Hosted by "1PLs Agency"

Marine Data Literacy 2.0

Providing instruction for managing, converting, analyzing and displaying oceanographic station data, marine meteorological data, GIS-compatible marine and coastal data or model simulations, and mapped remote sensing imagery





Home > 2. Marine GIS > 2.19 IDV & THREDDS

2.19 Visualizing Climatological Grid Analyses in IDV: THREDDS

  • Exercise Title:  Visualizing Climatological Grid Analyses in IDV: THREDDS

  • Abstract:  Although the IDV has been extensively use in other exercises to work with operational ocean data, it is also useful for the display of climatological grids, especially when they can be found in THREDDS data servers (TDS).  This makes their subsetting (by time, location and striding (i.e. decimation)) very efficient.  Many organizations and programs now publish their THREDDS data catalogs (usually with names like CATALOG.XML) which can also be used in IDV for browsing and access purposes. 

  • Preliminary Reading (in OceanTeacher, unless otherwise indicated):

    • N/A

  • Required Software:

  • Other Resources: 

  • Author:  Murray Brown

  • Version:  9-11-2014

1.  Run IDV.
2.  On the dashboard, select DATA CHOOSERS > CATALOGS. 

Navigate in the catalog list to IDV CATALOG.  You might have to use the < or > arrows to find it.  This opens the main catalog of THREDDS catalogs.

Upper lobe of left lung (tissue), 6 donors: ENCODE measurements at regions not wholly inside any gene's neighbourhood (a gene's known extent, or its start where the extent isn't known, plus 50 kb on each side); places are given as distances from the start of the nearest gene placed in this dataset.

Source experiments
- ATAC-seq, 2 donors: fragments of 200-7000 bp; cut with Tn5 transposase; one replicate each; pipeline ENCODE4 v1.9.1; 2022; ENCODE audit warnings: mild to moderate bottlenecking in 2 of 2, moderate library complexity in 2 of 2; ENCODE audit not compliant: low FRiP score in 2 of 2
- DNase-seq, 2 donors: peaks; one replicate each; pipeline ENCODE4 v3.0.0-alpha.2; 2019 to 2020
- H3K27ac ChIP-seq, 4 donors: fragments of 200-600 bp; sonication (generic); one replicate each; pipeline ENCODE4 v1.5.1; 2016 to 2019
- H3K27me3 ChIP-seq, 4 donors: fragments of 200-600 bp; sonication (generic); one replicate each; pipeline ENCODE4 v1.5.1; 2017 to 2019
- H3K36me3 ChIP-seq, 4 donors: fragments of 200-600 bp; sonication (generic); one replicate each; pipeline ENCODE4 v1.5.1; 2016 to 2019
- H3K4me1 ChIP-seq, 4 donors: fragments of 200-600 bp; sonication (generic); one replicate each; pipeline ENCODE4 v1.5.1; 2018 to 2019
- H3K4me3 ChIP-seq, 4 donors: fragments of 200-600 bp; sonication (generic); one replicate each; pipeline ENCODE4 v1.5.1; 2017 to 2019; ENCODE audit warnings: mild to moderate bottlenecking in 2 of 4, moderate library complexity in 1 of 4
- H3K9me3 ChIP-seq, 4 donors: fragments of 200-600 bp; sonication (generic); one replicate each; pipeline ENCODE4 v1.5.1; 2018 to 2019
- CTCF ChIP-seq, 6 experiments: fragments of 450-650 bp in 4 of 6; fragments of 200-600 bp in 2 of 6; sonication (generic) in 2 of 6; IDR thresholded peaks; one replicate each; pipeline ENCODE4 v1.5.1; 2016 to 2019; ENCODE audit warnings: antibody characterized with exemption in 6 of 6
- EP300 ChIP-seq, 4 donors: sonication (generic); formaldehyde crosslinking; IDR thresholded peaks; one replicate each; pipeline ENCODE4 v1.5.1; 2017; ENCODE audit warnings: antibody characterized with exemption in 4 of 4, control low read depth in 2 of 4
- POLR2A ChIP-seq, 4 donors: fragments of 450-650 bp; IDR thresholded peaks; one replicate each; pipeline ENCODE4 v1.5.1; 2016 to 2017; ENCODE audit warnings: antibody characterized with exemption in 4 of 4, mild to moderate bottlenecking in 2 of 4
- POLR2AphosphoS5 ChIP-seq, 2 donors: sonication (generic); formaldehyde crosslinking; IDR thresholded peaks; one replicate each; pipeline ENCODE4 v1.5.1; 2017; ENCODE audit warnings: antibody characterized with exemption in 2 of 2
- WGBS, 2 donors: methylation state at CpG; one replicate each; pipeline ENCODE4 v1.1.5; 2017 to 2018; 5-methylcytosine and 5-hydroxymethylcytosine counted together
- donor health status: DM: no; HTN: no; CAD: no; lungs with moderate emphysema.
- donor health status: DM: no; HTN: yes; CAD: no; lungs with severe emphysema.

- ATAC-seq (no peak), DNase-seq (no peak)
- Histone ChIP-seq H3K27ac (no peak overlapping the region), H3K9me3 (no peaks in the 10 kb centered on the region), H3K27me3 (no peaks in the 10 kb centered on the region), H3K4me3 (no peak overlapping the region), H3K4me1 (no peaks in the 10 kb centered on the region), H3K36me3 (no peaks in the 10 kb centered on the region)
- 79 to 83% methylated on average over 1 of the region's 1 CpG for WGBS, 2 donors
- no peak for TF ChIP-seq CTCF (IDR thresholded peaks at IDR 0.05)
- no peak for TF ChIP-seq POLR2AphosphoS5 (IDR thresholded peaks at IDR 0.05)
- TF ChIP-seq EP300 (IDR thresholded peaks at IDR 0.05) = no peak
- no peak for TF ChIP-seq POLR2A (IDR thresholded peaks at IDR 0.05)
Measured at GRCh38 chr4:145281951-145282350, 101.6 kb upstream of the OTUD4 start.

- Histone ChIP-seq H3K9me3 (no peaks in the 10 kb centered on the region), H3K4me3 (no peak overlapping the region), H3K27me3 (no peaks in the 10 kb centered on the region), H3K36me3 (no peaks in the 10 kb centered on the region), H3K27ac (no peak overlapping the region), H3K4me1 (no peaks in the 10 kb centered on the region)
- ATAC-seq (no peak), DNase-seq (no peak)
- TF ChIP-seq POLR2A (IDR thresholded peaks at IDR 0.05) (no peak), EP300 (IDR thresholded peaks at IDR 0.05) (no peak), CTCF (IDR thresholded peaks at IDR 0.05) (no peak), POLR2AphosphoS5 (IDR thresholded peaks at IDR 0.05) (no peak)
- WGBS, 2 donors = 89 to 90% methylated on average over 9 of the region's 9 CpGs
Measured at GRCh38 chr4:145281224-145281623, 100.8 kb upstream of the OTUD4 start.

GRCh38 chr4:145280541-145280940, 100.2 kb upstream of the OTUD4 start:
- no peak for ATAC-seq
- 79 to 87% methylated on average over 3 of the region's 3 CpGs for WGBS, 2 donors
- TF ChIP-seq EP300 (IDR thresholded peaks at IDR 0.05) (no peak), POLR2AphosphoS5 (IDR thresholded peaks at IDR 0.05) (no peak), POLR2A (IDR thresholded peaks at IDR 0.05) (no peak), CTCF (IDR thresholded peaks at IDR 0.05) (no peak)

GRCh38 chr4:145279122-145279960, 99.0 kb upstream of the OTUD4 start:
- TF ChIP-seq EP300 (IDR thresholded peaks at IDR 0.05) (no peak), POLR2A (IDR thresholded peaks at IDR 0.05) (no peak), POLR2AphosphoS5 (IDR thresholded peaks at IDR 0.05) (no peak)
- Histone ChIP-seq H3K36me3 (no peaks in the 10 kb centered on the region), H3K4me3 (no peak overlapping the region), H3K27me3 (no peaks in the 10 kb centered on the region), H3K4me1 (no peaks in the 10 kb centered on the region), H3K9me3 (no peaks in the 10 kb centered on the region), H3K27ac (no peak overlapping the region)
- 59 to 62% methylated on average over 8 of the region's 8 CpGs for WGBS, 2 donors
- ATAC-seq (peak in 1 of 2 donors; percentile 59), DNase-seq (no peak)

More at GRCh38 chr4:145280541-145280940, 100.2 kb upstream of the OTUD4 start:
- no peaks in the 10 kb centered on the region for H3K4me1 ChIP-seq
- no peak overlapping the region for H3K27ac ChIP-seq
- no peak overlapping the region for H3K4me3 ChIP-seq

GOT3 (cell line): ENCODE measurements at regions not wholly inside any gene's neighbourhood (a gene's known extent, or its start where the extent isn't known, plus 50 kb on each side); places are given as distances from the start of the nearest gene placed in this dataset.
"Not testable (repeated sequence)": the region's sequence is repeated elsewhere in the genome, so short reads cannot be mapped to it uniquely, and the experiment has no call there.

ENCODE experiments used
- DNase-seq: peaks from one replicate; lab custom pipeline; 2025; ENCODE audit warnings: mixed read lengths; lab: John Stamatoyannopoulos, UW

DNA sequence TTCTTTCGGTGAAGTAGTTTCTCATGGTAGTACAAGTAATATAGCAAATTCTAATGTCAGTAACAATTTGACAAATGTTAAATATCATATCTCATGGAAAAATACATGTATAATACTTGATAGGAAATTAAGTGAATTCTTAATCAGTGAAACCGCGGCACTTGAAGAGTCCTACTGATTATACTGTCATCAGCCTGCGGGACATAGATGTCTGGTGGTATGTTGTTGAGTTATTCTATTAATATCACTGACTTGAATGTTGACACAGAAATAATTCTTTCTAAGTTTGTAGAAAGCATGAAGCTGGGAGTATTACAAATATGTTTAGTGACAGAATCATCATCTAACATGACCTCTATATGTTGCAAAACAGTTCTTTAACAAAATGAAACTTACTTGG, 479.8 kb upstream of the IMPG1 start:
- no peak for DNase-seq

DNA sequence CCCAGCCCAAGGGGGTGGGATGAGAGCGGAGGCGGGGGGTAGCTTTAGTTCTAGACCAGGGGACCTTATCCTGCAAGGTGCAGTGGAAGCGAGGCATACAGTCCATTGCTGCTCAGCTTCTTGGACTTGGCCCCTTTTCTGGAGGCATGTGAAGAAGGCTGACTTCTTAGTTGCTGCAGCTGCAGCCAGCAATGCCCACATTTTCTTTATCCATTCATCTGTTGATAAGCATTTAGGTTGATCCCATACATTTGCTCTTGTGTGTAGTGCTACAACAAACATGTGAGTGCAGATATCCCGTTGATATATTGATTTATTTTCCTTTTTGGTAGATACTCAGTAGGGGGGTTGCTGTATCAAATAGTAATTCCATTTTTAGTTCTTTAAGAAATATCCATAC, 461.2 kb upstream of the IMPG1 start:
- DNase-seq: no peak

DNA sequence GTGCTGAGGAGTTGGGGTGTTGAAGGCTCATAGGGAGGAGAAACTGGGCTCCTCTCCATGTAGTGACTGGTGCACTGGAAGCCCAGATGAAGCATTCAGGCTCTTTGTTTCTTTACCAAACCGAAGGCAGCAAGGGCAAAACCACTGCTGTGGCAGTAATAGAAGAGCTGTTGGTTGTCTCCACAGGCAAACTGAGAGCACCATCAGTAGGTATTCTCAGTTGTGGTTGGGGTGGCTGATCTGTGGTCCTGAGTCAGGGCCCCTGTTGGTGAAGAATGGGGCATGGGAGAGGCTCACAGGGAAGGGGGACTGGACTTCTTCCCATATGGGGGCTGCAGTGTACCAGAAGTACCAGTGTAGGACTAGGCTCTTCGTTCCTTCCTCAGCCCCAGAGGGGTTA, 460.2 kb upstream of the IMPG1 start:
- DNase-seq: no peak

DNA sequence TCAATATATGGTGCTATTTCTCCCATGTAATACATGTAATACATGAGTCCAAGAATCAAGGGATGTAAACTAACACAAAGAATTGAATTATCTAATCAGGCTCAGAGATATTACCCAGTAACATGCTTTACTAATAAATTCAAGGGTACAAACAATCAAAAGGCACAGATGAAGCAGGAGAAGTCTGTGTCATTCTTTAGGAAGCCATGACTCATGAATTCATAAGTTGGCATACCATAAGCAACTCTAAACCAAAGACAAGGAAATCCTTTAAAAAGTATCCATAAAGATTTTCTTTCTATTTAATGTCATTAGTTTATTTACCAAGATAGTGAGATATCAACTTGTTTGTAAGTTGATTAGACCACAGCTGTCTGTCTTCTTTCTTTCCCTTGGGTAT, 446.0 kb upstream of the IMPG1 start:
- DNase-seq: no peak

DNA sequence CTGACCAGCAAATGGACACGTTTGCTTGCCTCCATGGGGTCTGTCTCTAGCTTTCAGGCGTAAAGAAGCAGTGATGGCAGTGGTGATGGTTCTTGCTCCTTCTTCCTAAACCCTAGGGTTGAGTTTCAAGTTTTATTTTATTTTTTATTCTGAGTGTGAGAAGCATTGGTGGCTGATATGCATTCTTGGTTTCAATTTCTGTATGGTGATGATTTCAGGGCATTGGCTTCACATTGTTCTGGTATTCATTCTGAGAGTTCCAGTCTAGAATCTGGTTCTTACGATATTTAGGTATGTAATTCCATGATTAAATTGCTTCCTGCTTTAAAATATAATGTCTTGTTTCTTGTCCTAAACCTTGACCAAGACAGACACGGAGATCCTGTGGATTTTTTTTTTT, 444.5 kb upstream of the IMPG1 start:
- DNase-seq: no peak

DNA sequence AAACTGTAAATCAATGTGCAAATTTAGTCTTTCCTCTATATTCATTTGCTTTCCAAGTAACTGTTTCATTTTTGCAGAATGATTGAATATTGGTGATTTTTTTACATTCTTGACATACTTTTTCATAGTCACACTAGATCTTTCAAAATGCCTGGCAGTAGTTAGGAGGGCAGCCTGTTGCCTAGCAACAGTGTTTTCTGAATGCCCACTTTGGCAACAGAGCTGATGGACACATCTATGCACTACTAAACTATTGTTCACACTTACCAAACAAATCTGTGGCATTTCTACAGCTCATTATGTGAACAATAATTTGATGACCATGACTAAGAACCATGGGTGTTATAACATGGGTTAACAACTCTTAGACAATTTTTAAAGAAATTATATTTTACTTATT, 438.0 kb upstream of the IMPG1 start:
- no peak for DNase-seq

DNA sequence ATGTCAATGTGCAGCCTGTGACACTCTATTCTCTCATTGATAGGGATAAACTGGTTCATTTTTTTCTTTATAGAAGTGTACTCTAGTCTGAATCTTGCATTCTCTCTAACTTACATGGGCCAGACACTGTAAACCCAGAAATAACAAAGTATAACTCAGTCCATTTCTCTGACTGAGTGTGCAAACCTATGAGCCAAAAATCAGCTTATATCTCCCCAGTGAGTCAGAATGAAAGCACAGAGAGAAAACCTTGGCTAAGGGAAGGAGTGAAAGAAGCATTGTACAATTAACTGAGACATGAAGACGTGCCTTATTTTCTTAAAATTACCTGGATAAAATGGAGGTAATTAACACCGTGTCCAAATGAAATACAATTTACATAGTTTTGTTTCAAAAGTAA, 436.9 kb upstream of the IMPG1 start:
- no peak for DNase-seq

At this very top level there are only 11 items, but if you explore them, you'll find hundreds of data collections.

3.  Within the THREDDS structure there are documentation files for many BUT NOT ALL items.  Some of the links are empty.  Some go to documents of limited use. 
4.  Just for an example, navigate down into the huge catalog structure to the COLOR section.
5.  You can browse deeper into this large section, until you find the PRIMARY PRODUCTION products from MODIS and Pathfinder.

To see what's here, burrow even deeper to find the DATASET SUMMARY.  Nearly all THREDDS datasets have these summaries for your information and possible selection.  Just double-click on the DATASET SUMMARY link to open it.

6.  If you decide you want to work with a specific dataset, then navigate back upwards to the item you want. 

You can tell when a dataset is available for use when the control ADD SOURCE (bottom of screen) is displayed with bold, dark letters, as you see here.

You might have to wait a minute or two for the item's listing to appear

7.  After the source is added. important PROPERTIES settings are necessary.
8.  First, check the available TIMES.  If you see a large list that you want to cut down, select USE SELECTED on the right margin, and then select only the dates you want.
9.  Now check the SPATIAL SUBSET.  If you want to limit the analyses to a particular area, then follow these steps:
  • With the cursor, draw a small box anywhere on the map
  • Now you can enter the area coordinates for your area of interest (Liberia in this case)
  • If the data are extremely dense, then you can use X SAMPLING and Y SAMPLING (which might be chained together as you see here) to decimate the data to a usable fraction.
  • You can also use LEVEL SAMPLING to cut the data down to specific depths (heights) if needed.